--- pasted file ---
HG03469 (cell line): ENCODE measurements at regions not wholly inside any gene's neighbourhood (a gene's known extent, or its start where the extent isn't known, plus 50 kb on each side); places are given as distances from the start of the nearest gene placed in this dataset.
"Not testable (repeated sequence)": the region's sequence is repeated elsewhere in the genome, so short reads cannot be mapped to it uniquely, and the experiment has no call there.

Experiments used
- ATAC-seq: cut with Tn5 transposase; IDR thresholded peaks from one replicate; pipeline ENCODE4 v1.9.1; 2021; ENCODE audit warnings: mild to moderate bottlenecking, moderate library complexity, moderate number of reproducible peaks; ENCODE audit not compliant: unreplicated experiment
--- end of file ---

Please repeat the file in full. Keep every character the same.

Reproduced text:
HG03469 (cell line): ENCODE measurements at regions not wholly inside any gene's neighbourhood (a gene's known extent, or its start where the extent isn't known, plus 50 kb on each side); places are given as distances from the start of the nearest gene placed in this dataset.
"Not testable (repeated sequence)": the region's sequence is repeated elsewhere in the genome, so short reads cannot be mapped to it uniquely, and the experiment has no call there.

Experiments used
- ATAC-seq: cut with Tn5 transposase; IDR thresholded peaks from one replicate; pipeline ENCODE4 v1.9.1; 2021; ENCODE audit warnings: mild to moderate bottlenecking, moderate library complexity, moderate number of reproducible peaks; ENCODE audit not compliant: unreplicated experiment